Impeachment hearing: Trump Russia adviser slams Republicans′ ′fictional narrative′ of election interference | News | DW | 21.11.2019
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Impeachment hearing: Trump Russia adviser slams Republicans' 'fictional narrative' of election interference

In the ongoing impeachment hearings into US President Donald Trump, his former top Russia adviser Fiona Hill described the idea that Ukraine rather than Russia interfered in the 2016 election as a "fictional narrative."

US President Donald Trump's former top Russia adviser Fiona Hill described on Thursday the idea that it was Ukraine rather than Russia that interfered in the 2016 presidential election as a "fictional narrative."

Hill made the remarks as part of the ongoing impeachment hearing into Trump. She said that Russian interference in 2016 was "beyond dispute" and that Russia was clearly gearing up to interfere in the 2020 presidential election.

Hill told lawmakers: "We are running out of time to stop them."

Read more: Opinion: The never-ending impeachment hearing

"I refuse to be part of an effort to legitimize an alternative narrative that the Ukrainian government is a US adversary, and that Ukraine — not Russia — attacked us in 2016," Hill told the hearing.

She also said that the ongoing inquiry and its fallout was "exactly what Russia would want." She claimed that it "appeared to be the case" that Trump listened to the advice of his lawyer Rudy Giuliani and not those of his official advisers.

Republicans have attempted to show that it was Ukraine rather than Russia that interfered in the elections amid accusations that Russian interference aided Trump's victory over Democrat presidential candidate Hillary Clinton.

Watch video 02:53

'Ukrainegate' and the fallout from impeachment

Diplomat: Ukraine president would do 'anything Trump wanted'

David Holmes, a US envoy based in the US embassy in Kyiv, Ukraine, also gave evidence on Thursday. He said that his "clear impression" was that US aid to Ukraine was directly linked to the Ukrainian president launching an investigation into Trump's potential presidential rival, Democrat Joe Biden.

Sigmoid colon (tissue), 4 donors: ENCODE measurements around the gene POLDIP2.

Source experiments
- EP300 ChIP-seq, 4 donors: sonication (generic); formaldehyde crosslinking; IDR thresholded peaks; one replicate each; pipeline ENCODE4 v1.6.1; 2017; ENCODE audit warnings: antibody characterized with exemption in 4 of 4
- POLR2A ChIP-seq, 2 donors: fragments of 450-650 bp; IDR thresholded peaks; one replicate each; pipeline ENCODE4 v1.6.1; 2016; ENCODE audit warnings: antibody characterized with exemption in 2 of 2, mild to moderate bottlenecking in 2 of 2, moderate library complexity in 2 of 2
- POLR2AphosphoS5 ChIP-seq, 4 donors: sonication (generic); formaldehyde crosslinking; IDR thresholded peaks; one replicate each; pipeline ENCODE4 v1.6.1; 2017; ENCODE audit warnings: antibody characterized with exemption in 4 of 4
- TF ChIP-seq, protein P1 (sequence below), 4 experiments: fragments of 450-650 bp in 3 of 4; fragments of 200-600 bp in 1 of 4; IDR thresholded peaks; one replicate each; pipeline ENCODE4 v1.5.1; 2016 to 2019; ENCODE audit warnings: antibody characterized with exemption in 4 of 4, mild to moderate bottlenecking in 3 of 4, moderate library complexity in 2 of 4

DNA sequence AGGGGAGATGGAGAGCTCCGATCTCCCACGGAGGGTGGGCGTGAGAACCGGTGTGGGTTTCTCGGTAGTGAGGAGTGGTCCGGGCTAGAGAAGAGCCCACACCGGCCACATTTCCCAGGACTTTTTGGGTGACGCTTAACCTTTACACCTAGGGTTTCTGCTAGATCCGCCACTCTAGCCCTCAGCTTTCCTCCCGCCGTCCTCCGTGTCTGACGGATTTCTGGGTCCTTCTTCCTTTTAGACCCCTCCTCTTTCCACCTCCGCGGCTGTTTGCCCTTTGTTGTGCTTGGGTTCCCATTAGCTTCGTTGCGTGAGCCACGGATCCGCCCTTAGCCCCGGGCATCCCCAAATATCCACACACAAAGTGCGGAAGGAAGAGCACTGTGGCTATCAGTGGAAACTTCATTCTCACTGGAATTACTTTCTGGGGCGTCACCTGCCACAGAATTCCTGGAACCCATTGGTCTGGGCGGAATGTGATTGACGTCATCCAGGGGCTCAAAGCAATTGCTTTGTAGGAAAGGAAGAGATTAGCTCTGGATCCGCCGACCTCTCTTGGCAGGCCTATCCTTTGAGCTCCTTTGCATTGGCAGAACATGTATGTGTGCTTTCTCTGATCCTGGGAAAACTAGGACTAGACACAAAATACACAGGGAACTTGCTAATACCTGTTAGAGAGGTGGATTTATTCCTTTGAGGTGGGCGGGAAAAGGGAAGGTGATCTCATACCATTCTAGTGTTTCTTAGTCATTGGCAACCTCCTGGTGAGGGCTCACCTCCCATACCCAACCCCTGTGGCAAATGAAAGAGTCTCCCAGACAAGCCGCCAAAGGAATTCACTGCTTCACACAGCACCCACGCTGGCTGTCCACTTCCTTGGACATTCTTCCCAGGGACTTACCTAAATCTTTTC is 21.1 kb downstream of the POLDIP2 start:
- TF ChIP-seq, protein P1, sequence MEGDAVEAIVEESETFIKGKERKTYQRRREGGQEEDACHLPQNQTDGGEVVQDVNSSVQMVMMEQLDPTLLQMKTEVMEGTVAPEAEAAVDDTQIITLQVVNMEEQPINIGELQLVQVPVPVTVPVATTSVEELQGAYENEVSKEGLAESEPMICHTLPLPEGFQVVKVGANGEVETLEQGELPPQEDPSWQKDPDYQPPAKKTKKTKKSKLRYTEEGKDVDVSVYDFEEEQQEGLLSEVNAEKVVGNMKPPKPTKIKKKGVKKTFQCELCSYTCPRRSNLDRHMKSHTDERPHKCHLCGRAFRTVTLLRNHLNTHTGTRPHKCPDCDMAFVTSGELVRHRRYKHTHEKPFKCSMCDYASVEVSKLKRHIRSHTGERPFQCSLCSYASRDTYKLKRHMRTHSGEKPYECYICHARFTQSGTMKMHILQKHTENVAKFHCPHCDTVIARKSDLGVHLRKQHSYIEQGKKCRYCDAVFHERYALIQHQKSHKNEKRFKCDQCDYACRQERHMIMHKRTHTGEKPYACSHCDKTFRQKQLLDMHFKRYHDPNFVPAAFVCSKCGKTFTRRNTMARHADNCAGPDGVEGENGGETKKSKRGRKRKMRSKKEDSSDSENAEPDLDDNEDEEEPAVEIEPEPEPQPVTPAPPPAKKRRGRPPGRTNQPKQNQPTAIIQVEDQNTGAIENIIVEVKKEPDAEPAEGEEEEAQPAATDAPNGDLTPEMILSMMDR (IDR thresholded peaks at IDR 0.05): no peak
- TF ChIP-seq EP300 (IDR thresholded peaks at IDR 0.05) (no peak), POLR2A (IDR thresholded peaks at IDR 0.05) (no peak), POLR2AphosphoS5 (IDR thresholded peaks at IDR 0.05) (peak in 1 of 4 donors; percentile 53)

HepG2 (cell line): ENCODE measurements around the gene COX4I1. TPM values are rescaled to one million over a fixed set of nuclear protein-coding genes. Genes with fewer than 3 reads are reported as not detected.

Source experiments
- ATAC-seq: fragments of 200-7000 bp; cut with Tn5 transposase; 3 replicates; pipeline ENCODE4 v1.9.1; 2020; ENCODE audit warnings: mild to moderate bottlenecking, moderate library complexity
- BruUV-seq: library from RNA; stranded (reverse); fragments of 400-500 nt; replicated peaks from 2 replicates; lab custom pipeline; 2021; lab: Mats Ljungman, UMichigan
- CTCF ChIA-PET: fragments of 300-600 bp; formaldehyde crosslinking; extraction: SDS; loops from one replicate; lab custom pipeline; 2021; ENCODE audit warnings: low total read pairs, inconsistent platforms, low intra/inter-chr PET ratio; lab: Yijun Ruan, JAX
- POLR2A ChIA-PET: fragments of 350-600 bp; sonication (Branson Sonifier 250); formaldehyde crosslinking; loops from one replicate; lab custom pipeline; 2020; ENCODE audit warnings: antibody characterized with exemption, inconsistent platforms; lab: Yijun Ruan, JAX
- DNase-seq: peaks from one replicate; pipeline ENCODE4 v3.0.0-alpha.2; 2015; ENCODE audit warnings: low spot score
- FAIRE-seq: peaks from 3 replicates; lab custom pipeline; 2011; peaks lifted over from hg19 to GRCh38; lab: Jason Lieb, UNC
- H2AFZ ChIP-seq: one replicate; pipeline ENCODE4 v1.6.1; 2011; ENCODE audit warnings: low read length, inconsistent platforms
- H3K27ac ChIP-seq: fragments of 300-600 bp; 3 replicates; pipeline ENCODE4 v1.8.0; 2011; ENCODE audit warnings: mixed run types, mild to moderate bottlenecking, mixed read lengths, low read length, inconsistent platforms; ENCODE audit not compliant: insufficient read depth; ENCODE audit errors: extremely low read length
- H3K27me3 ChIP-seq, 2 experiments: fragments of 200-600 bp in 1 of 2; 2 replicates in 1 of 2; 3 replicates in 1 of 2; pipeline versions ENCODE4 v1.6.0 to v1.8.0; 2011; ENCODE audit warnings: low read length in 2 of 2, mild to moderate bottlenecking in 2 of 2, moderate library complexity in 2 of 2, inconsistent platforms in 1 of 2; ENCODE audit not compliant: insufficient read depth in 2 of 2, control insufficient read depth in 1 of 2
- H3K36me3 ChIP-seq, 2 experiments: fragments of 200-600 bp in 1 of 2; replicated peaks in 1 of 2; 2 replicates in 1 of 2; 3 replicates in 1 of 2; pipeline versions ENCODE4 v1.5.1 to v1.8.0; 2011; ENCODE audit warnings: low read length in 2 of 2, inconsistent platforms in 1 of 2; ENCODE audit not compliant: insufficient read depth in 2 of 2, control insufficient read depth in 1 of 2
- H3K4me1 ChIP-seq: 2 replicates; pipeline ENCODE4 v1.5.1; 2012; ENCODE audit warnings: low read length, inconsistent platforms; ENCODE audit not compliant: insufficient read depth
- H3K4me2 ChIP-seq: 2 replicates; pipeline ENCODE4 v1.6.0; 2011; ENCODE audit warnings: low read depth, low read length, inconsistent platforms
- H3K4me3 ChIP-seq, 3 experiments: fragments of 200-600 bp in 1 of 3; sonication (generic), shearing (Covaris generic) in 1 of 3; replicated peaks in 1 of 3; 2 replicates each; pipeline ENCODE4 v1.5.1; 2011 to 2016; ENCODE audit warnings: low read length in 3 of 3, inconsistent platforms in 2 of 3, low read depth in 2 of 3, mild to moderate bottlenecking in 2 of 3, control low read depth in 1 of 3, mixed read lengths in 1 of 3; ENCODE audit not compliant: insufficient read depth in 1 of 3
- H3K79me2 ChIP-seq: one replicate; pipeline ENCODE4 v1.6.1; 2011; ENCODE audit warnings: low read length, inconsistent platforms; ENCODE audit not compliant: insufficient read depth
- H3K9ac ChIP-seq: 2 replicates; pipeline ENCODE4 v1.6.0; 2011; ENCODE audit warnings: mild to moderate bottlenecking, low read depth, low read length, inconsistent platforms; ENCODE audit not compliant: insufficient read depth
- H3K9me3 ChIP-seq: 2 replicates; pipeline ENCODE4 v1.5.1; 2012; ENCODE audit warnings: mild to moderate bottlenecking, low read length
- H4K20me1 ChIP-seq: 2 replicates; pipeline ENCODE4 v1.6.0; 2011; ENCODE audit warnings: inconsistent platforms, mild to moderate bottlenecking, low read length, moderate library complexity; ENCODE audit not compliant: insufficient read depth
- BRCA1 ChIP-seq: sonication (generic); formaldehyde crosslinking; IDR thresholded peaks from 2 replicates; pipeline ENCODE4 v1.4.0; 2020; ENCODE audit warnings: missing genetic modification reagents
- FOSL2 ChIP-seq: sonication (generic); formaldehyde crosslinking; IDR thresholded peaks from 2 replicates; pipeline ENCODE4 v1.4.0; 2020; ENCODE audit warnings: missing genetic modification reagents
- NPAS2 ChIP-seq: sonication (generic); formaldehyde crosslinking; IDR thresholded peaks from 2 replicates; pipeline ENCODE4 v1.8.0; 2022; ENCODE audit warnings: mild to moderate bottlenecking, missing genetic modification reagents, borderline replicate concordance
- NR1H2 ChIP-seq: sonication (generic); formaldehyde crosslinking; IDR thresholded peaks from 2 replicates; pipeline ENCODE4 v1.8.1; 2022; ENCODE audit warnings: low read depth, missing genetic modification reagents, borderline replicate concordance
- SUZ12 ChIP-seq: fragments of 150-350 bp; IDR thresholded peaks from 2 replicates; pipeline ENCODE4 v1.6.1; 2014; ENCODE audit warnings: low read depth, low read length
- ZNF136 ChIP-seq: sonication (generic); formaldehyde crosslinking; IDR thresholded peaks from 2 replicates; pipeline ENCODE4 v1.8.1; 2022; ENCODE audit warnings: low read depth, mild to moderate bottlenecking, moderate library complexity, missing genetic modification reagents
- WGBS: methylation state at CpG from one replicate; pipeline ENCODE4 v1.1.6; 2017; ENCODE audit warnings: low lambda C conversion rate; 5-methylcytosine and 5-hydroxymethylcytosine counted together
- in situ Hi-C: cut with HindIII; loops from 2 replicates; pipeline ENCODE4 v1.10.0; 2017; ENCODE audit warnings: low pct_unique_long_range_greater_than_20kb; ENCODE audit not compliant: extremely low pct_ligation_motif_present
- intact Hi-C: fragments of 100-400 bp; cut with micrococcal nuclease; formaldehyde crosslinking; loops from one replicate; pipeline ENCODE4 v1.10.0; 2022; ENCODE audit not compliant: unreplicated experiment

In his testimony, Holmes said he overheard a phone conversation between US President Donald Trump and the US Ambassador to the EU Gordon Sondland, who gave evidence on Wednesday.

Holmes says Sondland and Trump discussed Ukrainian President Volodymyr Zelenskiy "doing the investigation," apparently into Biden and his son's ties to a Ukrainian gas company.

Read more: Who is former US Ambassador to Ukraine Marie Yovanovitch?

According to Holmes, Sondland told Trump that Zelenskiy would do it and would do "anything you ask him to" and that "he loves your ass."

Holmes also alleged that Trump only cared about "big stuff" like the Biden investigation and not about Ukraine.

Trump immediately rubbished the claim on Twitter.

Inquiry will decide if Trump is 'compatible with the role of President'

In his opening statement, Devin Nunes, the top Republican on the House Intelligence Committee, described the idea of Russian interference in the 2016 election as a "conspiracy theory."

"From the Russia hoax to this shoddy Ukrainian sequel, the Democrats got caught," he said. "Let's hope they finally learn a lesson, give their conspiracy theories a rest, and focus on governing for a change."

Adam Schiff, Democratic Chairman of the House Intelligence Committee reminded the hearing that it could remove the president.

"If the president abused his power and invited foreign interference in our elections, if he sought to condition, coerce, extort, or bribe a vulnerable ally into conducting investigations to aid his reelection campaign and did so by withholding official acts — a White House meeting or hundreds of millions of dollars of needed military aid — it will be up to us to decide, whether those acts are compatible with the office of the Presidency," he said.

Later, the White House suggested Trump wanted the impeachment trial to advance so that the president could receive a fair trail and due process.

"President Trump wants to have a trial in the Senate because it’s clearly the only chamber where he can expect fairness and receive due process under the Constitution," spokesman Hogan Gidley said in a statement.

"We would expect to finally hear from witnesses who actually witnessed, and possibly participated in corruption - like Adam Schiff, Joe Biden, Hunter Biden, and the so-called Whistleblower, to name a few," Gidley said,

The inquiry stems from a phone call Trump made to Zelenskiy on July 25 in which he prodded Kyiv to investigate Biden and his son Hunter, who was on the board of Ukrainian energy firm Burisma.

Trump and his allies have dismissed the impeachment hearings as a desperate attempt by Democrats to oust him from power.

The impeachment hearings continue.

Watch video 02:52

Impeachment: Sondland says Trump engaged in quid pro quo

cw,ed/aw (AP, Reuters)

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